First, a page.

Friday, September 11, 2015

Teaching Before/After Trying?

I have a habit of giving low stakes assignments in many of my courses, assignments where, for example, students write 10 journals over the course of the semester, and together the journals count for 10 or 15 percent of the final grade, so that each journal is about 1-2 percent of the final grade.

This year, in my lit courses, I've been very consciously spending a day modeling and discussing how to do these sorts of assignments successfully.

But I realized today that in my intro to writing course, I tend to ask students to try something out for their journal before we have an in depth discussion of that thing.  (These aren't really difficult things, but not easy for first year students, either.)

So, for example, if I ask them to write a journal in which they summarize an article, that journal will be due the day we discuss the article in class.  And that day, we're also likely to work on building  summarizing skills further.  (There are maybe four journals on summarizing, as we work on developing their skills for the bigger assignment.)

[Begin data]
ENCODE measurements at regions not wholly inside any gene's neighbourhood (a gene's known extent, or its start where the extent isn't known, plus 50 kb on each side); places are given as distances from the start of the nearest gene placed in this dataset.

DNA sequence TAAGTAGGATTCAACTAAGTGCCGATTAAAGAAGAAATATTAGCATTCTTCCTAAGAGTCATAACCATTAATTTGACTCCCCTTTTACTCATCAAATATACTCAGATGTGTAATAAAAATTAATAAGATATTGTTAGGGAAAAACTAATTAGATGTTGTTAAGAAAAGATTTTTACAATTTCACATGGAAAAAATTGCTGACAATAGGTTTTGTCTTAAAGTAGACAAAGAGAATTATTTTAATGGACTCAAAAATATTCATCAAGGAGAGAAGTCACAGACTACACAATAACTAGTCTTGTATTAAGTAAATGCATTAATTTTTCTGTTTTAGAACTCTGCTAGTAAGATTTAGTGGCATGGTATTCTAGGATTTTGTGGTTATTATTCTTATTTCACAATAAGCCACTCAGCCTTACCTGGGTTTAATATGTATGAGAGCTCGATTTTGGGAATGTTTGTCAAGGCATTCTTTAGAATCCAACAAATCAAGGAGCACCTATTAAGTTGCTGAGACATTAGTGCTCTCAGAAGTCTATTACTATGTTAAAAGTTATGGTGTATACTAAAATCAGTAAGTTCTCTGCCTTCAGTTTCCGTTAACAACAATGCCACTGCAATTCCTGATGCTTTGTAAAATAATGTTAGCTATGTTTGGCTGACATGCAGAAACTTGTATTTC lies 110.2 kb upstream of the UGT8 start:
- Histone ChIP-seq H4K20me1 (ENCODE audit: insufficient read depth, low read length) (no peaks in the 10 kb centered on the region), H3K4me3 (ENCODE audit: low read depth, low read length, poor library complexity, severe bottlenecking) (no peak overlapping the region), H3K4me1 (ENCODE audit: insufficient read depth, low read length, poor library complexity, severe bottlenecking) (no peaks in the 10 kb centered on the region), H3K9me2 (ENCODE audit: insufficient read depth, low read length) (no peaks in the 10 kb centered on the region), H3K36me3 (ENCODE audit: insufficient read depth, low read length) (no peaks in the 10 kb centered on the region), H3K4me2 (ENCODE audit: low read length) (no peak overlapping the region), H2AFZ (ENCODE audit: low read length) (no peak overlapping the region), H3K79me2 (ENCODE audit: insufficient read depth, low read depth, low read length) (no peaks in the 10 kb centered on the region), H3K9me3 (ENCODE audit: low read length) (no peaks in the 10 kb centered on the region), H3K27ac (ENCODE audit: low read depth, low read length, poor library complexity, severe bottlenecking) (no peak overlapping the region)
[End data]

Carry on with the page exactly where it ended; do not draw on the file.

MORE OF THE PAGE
I'm not sure I'm happy with the way I arranged these first journals.  Maybe I should have had at least the discussion of summary before they had to start trying to summarize?

On the other hand, teaching summary is hard because until they've tried to summarize some more difficult arguments, they think it's easy-peasy, and some of them really tune out in class.  But once they try their hand at it, then I think they're more attentive because they've begun to realize that it really is hard.

I'm conflicted.  I don't want to expect them to know how to do stuff that I'm not yet teaching them, but I do want them to have tried stuff so they know it's important and actually difficult.

I guess the equivalent would be having math students do some type of homework exercise (to turn in) after reading about that sort of math problem, but before discussing the type of math problem in class.  (Yes, they could go to the math help center or writing help center, but they don't, at least not this early in the semester.)


  1. In science I tell students that they don't really begin to understand the material until the second time they encounter it. Coming to class, reading the book, and doing homework are all possible ways. Usually I cover material in class before the homework but once in a while I make them do homework first because then what I cover in class makes more sense to them and they are more ready to learn and understand what they are learning. I don't think it is bad as long as it isn't for every assignment.

  2. Dana, that's a good point. Not for bigger assignments, for sure.

    But I think a lot of folks who assign essays or research papers have had a practice of assigning them thinking that students know what they're asked for, and students don't always.